In lo, this 60th episode of our little podcast, we cover a wide range of topics: beach life, skin care favorites, pet peeves, summer plans, and what preferences we have when it comes to speaking in front of people.

We also talk about summer plans (or lack thereof), including my upcoming trip to NYC (“ALEXANDER HAMILTON – just you wait, just you wait”). I believe there’s also a minute or two in there when we talk about summer memories of yore, including bare feet on hot pavement. SIMPLER TIMES.

You can click here to listen. Or here. You can even listen right here on the blog.

Or, as always, you can subscribe on iTunes if you’re feeling particularly fancy.

Just FYI – here’s where you can get more info on the products / places we mention (these aren’t affiliate links – just regular ole links):

Boys in the Trees: A Memoir – by Carly Simon

Giddy Up, Eunice – by, well, me

Our Fancy New Facebook Page for the Podcast

Skinceuticals Overnight Moisturizer for Dry Skin (Mel uses this one)

Skinceuticals Overnight Moisturizer for Combination / Oily Skin (I use this one)

Dr. Gross Alpha Beta Pads

Dr. Gross Ferulic + Retinol Wrinkle Recovery Pads

Dr. Gross Glow Pad with Active Vitamin D

– The slide at the Nanes clubhouse (the internet is a wonder, y’all – I can’t believe I found this)

Nanes slide

Nickel & Suede Earrings

Enjoy, y’all!

For Clarification And Hopefully Your Enjoyment

Hello, good people of the interwebs –

First of all, I still don’t have adequate words for what happened in Orlando. But I pray for the victims’ families and loved ones, for the first responders, for the investigators, for the medical personnel – the list goes on and on. It’s all so surreal and horrific. Be near, Lord.

Second of all, I took this picture at the beach, and to me it’s what life feels like sometimes. But it’s also a good reminder that somehow the light always finds a way to shine in the darkness.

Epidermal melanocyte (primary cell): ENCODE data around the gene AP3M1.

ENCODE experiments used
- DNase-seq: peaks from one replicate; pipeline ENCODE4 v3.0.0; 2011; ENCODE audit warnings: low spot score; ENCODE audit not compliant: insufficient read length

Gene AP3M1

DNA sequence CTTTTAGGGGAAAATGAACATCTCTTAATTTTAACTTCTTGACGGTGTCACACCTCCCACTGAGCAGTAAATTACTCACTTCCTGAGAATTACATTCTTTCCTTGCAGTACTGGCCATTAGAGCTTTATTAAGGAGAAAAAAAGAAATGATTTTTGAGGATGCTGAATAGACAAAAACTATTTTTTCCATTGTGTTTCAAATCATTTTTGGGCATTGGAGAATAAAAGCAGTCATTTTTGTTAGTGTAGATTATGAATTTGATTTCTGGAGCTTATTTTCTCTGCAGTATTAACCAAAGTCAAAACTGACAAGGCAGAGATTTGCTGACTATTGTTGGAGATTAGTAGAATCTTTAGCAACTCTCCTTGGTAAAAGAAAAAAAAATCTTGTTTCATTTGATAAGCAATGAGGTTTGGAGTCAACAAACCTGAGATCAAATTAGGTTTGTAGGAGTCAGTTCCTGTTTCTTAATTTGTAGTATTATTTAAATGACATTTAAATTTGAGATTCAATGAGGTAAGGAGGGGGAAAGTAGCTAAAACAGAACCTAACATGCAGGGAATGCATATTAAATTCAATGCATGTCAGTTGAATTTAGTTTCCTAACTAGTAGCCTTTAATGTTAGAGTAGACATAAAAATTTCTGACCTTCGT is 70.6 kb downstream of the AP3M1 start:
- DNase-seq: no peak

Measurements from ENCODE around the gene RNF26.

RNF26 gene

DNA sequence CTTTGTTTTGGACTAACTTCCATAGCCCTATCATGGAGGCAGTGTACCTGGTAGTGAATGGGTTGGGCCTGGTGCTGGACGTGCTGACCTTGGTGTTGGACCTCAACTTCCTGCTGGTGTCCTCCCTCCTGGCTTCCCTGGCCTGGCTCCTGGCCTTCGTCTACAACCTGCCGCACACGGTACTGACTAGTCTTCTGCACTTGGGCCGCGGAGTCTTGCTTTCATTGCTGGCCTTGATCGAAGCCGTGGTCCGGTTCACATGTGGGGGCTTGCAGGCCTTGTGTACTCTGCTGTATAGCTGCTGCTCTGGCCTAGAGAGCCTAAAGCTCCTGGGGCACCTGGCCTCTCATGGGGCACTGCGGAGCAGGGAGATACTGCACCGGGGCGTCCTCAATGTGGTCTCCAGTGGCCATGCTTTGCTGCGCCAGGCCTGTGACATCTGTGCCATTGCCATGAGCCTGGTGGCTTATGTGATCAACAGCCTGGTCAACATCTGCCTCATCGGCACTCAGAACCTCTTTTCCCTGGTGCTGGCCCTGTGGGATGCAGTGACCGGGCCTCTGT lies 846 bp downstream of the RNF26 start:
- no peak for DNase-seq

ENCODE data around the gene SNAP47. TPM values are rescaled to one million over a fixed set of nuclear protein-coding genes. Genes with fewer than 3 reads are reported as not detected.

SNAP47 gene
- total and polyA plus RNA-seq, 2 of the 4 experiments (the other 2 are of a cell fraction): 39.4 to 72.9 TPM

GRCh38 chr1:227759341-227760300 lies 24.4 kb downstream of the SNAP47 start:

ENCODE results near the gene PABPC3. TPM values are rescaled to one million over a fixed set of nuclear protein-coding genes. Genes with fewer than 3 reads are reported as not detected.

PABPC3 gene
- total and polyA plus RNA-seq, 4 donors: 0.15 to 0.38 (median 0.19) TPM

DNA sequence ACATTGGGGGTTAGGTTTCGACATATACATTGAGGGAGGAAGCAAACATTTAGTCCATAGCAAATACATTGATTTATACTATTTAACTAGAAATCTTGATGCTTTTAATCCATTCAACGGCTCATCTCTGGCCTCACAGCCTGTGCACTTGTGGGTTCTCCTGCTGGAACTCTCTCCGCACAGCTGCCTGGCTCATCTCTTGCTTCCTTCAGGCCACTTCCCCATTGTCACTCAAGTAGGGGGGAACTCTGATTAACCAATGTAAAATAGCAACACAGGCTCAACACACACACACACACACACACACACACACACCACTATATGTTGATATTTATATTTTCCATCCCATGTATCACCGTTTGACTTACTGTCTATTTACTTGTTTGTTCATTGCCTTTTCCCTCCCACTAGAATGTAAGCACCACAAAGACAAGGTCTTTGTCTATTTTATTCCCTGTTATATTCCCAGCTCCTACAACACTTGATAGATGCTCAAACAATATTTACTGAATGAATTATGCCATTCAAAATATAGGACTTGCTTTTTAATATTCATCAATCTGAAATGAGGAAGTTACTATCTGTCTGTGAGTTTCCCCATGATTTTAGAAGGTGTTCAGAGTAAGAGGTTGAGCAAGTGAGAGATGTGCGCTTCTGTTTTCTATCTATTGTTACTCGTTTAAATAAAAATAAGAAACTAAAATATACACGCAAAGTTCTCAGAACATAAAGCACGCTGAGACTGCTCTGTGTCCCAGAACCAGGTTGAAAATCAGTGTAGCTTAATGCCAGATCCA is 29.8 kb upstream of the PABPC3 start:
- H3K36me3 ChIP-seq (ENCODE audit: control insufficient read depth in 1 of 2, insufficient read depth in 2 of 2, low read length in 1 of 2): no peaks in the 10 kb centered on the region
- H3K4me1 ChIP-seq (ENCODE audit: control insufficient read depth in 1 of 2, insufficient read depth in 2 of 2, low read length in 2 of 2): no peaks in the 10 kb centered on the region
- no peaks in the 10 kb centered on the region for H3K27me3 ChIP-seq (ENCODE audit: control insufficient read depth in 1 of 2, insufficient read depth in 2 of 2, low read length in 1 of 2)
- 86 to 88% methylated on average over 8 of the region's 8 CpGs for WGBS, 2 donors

Third of all, here is a completely unrelated assortment of thoughts and also topics.

– If you participated in the BOGO pre-order for Giddy Up, Eunice, here are a few points of clarification:

1. The free copy will come from LifeWay, not Amazon or Barnes & Noble or etc.

2. If you pre-ordered, you should have either uploaded your receipt at OR emailed it to

3. If you submitted your receipt, you should have gotten an email from LifeWay to confirm your mailing address.

4. If you submitted your receipt and didn’t get an email from LifeWay, check your spam folder.

5. If you still have no idea why you haven’t received that extra copy (or the other pre-order offers), email, and they can help you!

Thanks so much for your pre-orders! Y’all are awesome.

– The Tonys. Yes ma’am. Outstanding. I was so hoping that Leslie Odom, Jr. would win Best Actor; I figured that Lin-Manuel Miranda would get plenty of recognition in other categories, and as the narrator of Hamilton, Leslie Odom, Jr. carries that show on his shoulders. So, when Aaron Burr, Sir was announced as the winner, I screamed and clapped my hands to the point that you’d have thought I had something to do with it.

And then yesterday, I saw this video of the Hamilton cast watching the awards backstage. It speaks volumes (this is a Facebook video, so it may not show up on mobile devices).

– And The Color Purple? COME ON, NOW. Incredible performance. Made me cry.

– I also saw Gayle King interview Leslie Odom, Jr., and it’s super interesting (or at least it is if you’ve been listening to the cast recording for the last eight-ish months). :-) (Also a Facebook video.)

– If you’ve read Giddy Up, Eunice – or even if you haven’t – and you’ve thought, Gosh, I sure would love a practical resource to help me connect younger and older women in my church, and you’ve thought, Gosh, I sure would love a practical resource to help me connect younger and/or older women in my church, HERE’S ONE. :-) I can’t think of a better teacher than Jan Morton, and wouldn’t this be a fun way to get to know some people?

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– Speaking of Eunice (a different one), did y’all know that there’s a Carol Burnett Show YouTube Channel? IT IS A GIFT. A TREASURE.

– The Big Boo Cast now has its own Facebook page – with, I might add, a very low-resolution photograph of Melanie and me from approximately 2013. IT IS SO FANCY. And obviously, we would love for you to join us there. We’ll talk about things and stuff and whatnot.

Hope y’all are having a good week!